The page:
hippocampus is responsible for driving the depolarized state in these neurons. Moreover, afferent input from the prefrontal cortex is capable of triggering
action potentials only when the accumbens neuron is in the depolarized state. B A model of hippocampal gating of prefrontal cortical input.
Spontaneously active prefrontal cortical cells filled circles provide afferent stimulation to each of the four nucleus accumbens neurons illustrated. In
contrast, a limited afferent input from the hippocampus one filled circle, dark arrow causes only one of the accumbens neurons to enter the depolarized
state. Only the accumbens neuron in this depolarized state is capable of passing prefrontal cortical information through to the ventral pallidum and on to
the thalamocortical system. In this way, the hippocampus opens a ‘gate’ in the accumbens to allow passage of only a subset of information arriving from
the prefrontal cortex.
therefore to act as a gate, in which the hippocampal input
is required to ‘arm’ the gate to respond to subsequent input
arriving from the PFC. This would thereby enable informa-
tion to flow from the PFC through the accumbens and
ventral pallidum, and on to activate thalamocortical cir-
cuits. In particular, such a system would enable the PFC to
activate afferents to the mediodorsal nucleus, thereby rein-
forcing activity within a loop circuit determined by the
This gate also is affected by drugs which are known to
be psychotomimetic agents. Thus systemic administration
of the D1 agonist SKF38393 combined with the D2 ago-
nist quinpirole was found to decrease the frequency at
which the membrane potential exhibited transitions to the
depolarized state i.e., from 1 Hz to 0.5 Hz; O’Donnell
and Grace, in preparation . In addition, systemic adminis-
tration of phencyclidine PCP caused a marked attenua-
tion of the spontaneous occurrence of depolarizing plateau
potentials. Moreover, this effect appears to be mediated via
an action outside of the subiculum, since direct injection of
PCP into the subiculum failed to attenuate the bistable
state 93 . Given that the bistable state is necessary for
gating of the PFC throughput in the nucleus accumbens,
this decrease in the bistable state frequency would result in
a functional blockade of prefrontal cortical throughput in
In addition to gating by the subiculum, we have exam-
ined the ability of the amygdala to gate PFC throughput in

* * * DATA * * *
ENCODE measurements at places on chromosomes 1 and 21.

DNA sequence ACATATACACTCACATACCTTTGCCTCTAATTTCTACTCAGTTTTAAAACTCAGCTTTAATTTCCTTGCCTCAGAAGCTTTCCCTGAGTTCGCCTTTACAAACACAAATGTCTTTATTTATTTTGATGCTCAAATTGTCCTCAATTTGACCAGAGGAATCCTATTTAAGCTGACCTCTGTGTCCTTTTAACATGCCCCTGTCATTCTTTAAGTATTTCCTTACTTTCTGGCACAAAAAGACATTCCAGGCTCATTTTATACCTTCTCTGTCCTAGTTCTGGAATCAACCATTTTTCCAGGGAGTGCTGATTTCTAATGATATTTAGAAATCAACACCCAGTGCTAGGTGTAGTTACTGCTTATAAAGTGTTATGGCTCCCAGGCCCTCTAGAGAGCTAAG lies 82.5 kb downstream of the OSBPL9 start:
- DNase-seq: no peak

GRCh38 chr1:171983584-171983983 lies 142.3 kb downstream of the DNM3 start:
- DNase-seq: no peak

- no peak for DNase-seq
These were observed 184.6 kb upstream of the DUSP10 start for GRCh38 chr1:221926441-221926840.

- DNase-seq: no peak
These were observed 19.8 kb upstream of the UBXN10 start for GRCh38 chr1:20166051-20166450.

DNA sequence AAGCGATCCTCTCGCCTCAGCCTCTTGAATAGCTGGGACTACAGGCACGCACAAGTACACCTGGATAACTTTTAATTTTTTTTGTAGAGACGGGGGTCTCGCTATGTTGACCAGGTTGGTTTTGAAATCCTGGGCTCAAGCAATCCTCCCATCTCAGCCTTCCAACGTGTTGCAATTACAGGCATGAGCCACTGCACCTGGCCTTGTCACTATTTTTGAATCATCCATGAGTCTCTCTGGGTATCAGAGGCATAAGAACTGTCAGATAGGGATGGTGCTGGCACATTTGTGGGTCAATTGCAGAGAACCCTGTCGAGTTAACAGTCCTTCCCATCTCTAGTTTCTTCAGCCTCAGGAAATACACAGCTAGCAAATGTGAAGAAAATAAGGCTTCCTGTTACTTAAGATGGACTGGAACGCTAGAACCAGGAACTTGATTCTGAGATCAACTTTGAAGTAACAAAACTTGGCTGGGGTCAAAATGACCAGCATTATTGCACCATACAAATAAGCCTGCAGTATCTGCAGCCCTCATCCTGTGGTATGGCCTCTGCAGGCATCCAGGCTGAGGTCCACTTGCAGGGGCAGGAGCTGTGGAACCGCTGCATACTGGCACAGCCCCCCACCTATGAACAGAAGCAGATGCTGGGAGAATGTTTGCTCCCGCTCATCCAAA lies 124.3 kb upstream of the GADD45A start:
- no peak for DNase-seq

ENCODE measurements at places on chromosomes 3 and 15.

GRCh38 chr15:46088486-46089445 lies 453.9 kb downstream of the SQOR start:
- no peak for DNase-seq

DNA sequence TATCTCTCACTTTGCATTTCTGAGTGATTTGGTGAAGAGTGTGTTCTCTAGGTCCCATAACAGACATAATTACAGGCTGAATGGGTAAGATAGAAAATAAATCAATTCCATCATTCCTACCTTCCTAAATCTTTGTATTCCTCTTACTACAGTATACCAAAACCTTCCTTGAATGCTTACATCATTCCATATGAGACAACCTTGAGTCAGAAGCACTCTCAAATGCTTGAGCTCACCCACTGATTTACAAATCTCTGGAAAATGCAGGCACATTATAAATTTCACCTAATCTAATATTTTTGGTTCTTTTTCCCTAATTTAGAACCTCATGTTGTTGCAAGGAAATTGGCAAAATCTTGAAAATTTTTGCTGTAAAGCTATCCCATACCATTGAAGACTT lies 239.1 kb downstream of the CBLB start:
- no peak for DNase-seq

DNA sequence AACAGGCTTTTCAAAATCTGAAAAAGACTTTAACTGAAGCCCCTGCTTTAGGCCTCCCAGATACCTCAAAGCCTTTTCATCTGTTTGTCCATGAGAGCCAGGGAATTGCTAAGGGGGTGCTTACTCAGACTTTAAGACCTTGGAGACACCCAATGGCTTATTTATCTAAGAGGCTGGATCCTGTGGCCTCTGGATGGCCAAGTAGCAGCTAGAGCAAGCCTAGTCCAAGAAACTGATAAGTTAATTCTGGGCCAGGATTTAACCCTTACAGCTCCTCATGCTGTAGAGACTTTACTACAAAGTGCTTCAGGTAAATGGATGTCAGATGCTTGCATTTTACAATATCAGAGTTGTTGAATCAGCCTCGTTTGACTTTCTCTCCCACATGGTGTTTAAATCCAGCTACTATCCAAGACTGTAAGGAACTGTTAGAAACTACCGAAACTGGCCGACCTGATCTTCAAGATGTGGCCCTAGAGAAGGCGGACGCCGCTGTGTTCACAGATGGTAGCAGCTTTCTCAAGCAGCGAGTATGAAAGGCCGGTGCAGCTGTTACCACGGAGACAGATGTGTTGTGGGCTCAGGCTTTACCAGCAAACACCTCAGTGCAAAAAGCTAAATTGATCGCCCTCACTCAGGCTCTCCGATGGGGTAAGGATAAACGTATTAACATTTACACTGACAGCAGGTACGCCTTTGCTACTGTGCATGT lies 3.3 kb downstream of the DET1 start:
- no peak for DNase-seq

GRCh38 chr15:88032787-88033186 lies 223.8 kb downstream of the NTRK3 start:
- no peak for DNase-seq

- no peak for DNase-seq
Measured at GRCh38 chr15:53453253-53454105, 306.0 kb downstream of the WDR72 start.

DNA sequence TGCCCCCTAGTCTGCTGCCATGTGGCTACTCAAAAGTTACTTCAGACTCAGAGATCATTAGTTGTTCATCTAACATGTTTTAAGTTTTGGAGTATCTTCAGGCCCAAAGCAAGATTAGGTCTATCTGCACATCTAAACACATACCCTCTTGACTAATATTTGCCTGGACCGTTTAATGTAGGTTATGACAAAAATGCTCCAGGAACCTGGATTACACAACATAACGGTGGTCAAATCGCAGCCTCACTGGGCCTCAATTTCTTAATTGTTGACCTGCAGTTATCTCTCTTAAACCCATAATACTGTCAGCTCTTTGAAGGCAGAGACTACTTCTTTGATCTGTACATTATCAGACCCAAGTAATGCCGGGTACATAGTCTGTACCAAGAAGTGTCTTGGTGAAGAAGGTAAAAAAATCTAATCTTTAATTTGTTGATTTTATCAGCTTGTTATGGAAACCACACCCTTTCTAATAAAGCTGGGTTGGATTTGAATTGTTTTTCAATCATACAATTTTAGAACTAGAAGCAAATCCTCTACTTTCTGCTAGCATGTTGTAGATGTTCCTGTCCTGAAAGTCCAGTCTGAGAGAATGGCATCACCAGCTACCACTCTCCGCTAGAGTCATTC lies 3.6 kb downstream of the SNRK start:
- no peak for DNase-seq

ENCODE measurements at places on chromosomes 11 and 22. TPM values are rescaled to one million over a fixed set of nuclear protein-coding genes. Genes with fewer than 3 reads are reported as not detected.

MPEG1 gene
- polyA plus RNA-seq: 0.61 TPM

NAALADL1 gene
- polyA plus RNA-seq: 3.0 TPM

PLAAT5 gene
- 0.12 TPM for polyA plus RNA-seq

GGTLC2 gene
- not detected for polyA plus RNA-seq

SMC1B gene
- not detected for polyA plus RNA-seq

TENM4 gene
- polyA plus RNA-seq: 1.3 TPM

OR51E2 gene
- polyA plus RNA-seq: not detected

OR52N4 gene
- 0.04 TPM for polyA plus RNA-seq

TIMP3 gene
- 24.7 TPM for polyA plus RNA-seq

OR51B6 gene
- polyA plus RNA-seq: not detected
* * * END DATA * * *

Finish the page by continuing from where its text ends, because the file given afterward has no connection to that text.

the nucleus accumbens as well. Using in vivo intracellular
recordings, we found that stimulation of the amygdala
caused a brief depolarization of nucleus accumbens neu-
rons 87 . Moreover, if a stimulus train delivered to the
basolateral amygdala preceded stimulation of the PFC,
there was a facilitation in the probability of PFC stimula-
tion to evoke an action potential in accumbens neurons
81 . This potentiation was found to depend on the interval
A.A. GracerBrain Research ReÕiews 31 2000 330–341
Fig. 2. The accumbens is a site in which limbic structures have overlapping input with the dopamine system. In this model, the prefrontal cortex provides
multiple motor plans by which it drives goal-directed behavior. The most effective plan is then selected within the nucleus accumbens via the facilitatory
effects of hippocampal and amygdalar influences. This selection occurs via the ability of the hippocampus and amygdala afferents to facilitate the response
of accumbens neurons to the specific prefrontal cortical input chosen. Under normal conditions, the hippocampus selects behavioral output based on the
current context of the situation or past experiences with the stimulus. However, should a stimulus with a high affective valence e.g., a threatening object
come into play, the amygdala can over-ride the hippocampal influence, and instead direct behavior in a manner that can effectively deal with the
threatening stimulus. The motor plan that is selected by these interactions is then passed via the ventral pallidum to the mediodorsal thalamus where, via a
return loop to the prefrontal cortex, the selected motor plan can be enacted.
between amygdala activation and PFC stimulation, in that
the facilitation only occurred if the amygdala was activated
between 7 and 30 msec prior to PFC stimulation. There-
fore, as with the subiculum, the amygdala appears to be
capable of gating PFC throughput at the level of the
accumbens. However, in the case of the amygdala, this
gating appears to be more of a brief response that is likely
to be related more to event-related phenomena.
What are the functions of such gates? An evaluation of
the literature suggests that the hippocampal subiculum is
involved in modulating stimuli with respect to context.
Thus, several studies have implicated the subiculum in
context-dependent fear conditioning, and potentially other
types of context-related events 58 . Given the literature
suggesting that schizophrenics show deficits in tasks that
contain context-related information
consistent with a primary pathology in schizophrenia in-
volving the ventral hippocampus and its ability to gate
context-dependent information at the level of the accum-
bens 51 . In contrast, the amygdala has been associated
with stimuli related to emotion or affective state 35,70 .
Given the brief duration of the facilitation produced by
24,31,114 , this is
amygdala stimulation, the amygdala is proposed to gate
information based on its affective valence. Therefore, un-